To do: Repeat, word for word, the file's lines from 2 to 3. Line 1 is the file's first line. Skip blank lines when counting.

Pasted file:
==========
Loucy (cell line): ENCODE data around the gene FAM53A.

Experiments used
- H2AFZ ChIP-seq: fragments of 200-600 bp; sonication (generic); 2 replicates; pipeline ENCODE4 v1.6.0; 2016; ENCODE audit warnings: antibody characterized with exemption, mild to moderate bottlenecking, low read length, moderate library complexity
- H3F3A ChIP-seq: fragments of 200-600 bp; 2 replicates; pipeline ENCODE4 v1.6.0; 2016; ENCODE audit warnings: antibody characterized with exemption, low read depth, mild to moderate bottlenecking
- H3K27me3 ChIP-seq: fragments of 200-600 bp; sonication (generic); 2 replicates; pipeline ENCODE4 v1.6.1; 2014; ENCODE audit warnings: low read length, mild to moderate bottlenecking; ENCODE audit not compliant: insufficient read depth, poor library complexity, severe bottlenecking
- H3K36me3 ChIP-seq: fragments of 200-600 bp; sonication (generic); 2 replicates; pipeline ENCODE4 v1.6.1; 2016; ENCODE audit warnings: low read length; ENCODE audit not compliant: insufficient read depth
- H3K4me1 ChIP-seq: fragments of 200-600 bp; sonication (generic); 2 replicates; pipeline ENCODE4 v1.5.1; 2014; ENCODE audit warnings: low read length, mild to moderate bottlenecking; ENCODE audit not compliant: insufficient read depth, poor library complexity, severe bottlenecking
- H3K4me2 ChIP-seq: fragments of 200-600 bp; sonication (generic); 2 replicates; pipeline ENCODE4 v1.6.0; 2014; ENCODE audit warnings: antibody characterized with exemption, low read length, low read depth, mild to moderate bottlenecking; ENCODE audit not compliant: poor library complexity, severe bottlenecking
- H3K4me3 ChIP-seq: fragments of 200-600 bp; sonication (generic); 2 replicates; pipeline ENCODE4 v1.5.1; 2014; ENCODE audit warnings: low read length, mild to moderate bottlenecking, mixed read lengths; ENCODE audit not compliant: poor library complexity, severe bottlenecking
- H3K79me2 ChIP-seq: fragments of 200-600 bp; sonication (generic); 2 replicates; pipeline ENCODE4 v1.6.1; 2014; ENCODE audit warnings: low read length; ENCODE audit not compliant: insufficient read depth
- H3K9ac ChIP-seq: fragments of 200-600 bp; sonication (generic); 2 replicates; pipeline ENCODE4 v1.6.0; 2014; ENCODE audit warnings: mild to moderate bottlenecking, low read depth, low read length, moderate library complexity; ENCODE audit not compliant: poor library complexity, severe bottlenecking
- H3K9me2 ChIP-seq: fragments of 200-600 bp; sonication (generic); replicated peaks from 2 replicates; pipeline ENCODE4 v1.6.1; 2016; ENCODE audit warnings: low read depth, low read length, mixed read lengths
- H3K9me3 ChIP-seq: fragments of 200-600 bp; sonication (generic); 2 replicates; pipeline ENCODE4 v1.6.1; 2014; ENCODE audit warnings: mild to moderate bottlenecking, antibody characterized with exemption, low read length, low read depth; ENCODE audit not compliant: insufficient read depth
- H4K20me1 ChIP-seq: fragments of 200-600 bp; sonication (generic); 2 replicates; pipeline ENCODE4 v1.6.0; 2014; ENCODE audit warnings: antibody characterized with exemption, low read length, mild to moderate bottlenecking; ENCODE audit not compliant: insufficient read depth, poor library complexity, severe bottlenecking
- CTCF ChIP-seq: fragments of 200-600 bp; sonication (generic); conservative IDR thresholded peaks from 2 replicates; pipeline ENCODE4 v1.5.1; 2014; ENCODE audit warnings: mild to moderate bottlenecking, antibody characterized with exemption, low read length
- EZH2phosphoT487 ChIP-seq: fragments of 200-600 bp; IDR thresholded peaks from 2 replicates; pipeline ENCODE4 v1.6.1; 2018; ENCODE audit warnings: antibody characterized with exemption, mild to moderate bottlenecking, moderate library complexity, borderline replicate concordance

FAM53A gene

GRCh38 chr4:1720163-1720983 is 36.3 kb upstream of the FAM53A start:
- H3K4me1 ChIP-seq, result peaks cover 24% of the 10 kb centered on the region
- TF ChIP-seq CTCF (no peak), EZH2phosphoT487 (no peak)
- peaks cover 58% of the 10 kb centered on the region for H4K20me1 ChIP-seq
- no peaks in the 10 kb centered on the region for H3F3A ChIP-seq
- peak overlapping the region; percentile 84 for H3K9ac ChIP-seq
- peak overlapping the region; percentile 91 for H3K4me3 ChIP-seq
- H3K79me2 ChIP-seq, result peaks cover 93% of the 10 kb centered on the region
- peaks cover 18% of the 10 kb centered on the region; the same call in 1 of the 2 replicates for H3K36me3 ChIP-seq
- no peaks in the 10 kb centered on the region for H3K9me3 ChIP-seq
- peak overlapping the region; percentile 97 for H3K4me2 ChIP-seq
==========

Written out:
Experiments used
- H2AFZ ChIP-seq: fragments of 200-600 bp; sonication (generic); 2 replicates; pipeline ENCODE4 v1.6.0; 2016; ENCODE audit warnings: antibody characterized with exemption, mild to moderate bottlenecking, low read length, moderate library complexity